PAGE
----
Bookmark and Share
Why is L.A. Ticking? Faultlines and Nukes After Japan
Peter Boyd
  • First Edition
  • Language(s): ENG
  • 88 pages
  • ISBN 978-1-60-746613-0
  • Peter Boyd on June 14th, 2011
  • Available Formats:

"Why is Los Angeles Ticking" is an update after Japan's quake, tsunami and nuclear meltdowns. I started writing about the L.A. faultlines after the 1994 Northridge Earthquake. We lived six miles from the epicenter. At the time I was writing a Southern California Chronology -. focusing on the social, climatic, political and tectonic changes in the Los Angeles Basin.

I had wrtten a novel about the founding of Los Angeles. A chapter about the 1769 earthquake that created the Santa Ana River stood out. Many of the features of Los Angeles have been tied to earth movement. With nuclear plants and high buildings built below building code standards, Japan, 2011, puts L.A. under a microscope.

I'd lived in Los Angeles for 67 years. I've been a journalist with the "L,A. Free Press" and "Entertainment Weekly." A contracted composer for Warner Bros. Music/Tamara Music with over 300 songs.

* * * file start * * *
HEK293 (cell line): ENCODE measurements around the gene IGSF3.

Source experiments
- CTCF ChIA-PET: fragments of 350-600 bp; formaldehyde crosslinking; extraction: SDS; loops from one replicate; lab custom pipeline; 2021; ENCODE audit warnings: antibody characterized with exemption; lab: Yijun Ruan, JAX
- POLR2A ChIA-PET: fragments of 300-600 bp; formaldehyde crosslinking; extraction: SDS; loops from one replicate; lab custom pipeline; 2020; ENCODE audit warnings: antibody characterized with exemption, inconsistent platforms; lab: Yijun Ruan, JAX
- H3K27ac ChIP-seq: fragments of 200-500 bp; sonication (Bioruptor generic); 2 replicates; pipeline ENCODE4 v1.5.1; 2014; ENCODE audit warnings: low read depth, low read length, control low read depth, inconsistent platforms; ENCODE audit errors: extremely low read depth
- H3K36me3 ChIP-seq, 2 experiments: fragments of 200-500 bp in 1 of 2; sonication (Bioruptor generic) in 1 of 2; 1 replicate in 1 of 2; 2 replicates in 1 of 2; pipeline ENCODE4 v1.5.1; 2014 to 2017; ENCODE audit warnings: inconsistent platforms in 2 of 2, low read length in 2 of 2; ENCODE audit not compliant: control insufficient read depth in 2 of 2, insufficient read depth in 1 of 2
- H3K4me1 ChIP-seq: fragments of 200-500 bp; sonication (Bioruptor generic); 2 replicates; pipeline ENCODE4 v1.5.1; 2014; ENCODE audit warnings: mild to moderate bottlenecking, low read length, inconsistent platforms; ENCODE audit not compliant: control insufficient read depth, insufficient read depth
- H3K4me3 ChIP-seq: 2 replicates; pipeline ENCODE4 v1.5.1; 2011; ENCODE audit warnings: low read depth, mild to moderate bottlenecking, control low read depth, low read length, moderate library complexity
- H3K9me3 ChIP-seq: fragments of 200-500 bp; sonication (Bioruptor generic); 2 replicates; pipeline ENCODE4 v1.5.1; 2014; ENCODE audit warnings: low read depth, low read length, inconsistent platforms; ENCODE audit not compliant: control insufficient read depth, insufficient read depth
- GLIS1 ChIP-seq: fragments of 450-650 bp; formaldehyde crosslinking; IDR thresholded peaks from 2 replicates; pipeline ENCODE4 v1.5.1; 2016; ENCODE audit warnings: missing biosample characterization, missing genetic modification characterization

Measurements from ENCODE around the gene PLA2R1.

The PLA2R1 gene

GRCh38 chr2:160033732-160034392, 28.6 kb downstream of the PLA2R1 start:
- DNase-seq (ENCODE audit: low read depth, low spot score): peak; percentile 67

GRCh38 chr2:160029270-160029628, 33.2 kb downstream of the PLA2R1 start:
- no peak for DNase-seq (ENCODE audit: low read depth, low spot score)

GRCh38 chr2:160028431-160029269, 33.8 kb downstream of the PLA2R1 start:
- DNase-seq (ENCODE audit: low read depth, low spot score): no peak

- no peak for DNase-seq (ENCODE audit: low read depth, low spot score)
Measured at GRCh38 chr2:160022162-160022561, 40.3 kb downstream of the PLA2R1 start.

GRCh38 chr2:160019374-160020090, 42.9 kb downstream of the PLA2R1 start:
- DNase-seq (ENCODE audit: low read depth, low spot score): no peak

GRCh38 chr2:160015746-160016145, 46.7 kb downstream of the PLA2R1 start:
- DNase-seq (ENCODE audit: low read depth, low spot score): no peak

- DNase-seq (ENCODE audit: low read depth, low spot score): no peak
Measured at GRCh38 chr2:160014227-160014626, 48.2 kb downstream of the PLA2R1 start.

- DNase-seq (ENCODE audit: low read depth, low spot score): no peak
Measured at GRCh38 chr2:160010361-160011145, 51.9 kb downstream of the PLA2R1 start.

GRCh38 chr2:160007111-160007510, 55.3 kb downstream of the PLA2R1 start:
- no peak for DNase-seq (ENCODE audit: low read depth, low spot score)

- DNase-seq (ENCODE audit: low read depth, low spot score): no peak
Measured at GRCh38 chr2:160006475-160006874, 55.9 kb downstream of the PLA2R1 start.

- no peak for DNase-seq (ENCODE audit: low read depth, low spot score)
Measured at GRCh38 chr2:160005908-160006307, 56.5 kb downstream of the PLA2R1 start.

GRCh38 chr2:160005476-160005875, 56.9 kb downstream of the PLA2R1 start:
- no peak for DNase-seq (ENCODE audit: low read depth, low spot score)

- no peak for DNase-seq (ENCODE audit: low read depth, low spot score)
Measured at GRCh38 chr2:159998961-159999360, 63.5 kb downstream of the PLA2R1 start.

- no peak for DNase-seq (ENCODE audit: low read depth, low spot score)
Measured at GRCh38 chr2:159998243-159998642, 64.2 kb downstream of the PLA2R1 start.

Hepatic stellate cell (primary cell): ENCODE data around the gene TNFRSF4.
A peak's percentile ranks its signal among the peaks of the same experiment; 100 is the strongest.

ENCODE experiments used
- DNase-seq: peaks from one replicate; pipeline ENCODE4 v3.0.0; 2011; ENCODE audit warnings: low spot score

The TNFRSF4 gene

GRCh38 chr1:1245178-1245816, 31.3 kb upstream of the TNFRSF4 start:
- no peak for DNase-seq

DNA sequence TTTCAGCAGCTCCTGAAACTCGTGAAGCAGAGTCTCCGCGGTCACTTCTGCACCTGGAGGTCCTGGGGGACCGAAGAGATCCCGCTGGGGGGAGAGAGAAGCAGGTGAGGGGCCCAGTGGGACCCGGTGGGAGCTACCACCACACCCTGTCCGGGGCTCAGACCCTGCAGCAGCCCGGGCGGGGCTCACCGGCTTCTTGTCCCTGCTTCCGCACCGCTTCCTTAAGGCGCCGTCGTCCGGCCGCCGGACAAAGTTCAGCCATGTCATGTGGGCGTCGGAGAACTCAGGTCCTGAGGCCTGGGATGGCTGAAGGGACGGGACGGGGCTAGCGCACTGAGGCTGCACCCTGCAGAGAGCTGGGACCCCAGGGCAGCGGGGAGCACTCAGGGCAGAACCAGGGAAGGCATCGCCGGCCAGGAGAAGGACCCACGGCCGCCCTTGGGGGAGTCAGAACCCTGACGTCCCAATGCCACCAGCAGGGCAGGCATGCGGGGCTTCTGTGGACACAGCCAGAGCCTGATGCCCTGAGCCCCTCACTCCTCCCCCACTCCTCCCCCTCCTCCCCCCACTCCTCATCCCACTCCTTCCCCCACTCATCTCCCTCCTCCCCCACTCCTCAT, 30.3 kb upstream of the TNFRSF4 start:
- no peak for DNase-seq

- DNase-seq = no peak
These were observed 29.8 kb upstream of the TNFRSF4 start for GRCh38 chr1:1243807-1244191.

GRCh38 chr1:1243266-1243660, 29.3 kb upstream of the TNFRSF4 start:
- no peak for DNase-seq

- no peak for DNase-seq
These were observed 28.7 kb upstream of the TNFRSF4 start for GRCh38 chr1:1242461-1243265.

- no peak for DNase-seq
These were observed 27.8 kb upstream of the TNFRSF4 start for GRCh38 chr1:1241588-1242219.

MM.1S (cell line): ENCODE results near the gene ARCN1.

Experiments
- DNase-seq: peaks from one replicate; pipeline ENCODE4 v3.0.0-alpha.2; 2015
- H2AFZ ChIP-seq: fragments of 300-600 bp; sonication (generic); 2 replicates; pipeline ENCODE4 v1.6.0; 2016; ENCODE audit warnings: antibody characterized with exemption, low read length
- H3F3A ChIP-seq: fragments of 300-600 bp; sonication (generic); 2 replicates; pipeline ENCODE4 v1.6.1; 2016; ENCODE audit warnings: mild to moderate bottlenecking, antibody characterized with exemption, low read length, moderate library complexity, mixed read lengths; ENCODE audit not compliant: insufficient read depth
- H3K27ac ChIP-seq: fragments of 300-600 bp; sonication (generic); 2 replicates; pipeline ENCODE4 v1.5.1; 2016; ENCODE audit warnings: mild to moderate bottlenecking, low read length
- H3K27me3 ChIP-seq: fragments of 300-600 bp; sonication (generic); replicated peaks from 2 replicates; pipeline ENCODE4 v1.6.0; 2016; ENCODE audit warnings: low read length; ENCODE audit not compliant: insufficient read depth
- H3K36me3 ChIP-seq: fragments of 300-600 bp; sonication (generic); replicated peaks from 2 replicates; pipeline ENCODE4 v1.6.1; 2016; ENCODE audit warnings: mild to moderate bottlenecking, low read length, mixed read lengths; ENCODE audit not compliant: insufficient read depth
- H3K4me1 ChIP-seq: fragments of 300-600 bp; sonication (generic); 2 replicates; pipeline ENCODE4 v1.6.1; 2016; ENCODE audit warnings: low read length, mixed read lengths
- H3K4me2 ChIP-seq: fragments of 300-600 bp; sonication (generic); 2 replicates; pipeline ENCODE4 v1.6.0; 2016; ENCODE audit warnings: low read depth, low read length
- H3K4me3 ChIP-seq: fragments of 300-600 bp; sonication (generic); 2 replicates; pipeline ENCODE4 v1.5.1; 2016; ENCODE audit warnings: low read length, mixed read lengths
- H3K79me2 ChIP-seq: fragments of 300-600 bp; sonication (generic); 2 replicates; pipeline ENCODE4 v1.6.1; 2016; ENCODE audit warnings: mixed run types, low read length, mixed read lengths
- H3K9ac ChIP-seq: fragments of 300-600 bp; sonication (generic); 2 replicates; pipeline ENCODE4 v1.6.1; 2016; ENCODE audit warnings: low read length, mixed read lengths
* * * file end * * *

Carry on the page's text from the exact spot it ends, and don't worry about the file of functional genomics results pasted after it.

I love L.A. and want buildings actually built to code, brush clearance done regularly and for everyone to be as safe as can be.

My father was a leading architect who had gone to Japan in 1927 and to Mexico in 1957 to study their earthquakes and helped put the new , higher than 13 stories, building code in place, however, It hasn't been adhered to. The proof is there.

Peter Boyd (papaweeli)

A native of L. A.. I wrote 300+ songs at Warner Bros Music from 1967-1973. I raced cars from 1957 through 1991. I sold collector cars in a restoration shop in Long Beach. I sidelined as a chauffeur, driving front pagers for Departments of State, Commerce, Justice, U.S. Senate, Saudi and Brunai royal families and Entertainment Industry characters.
I've been close to Native Americans and quite close to some major earthquakes. My writing reflects this.
My Father studied with Frank Lloyd Wright, traveled to Tokyo with him to study the effects of their earthquakes in the 1920s, sent by DMJM to Mexico City to study construction after the 1957 quake and instrumental in changing the L. A. building code 'if certain conditions were met.' After the Northridge quake, at 6.7, it was clear that many of the conditions were not met. Thus one book. The history of the founding of L.A. and the results for the Tongva inspired the second book. Earthquakes and brush clearance, the third.

Book Preview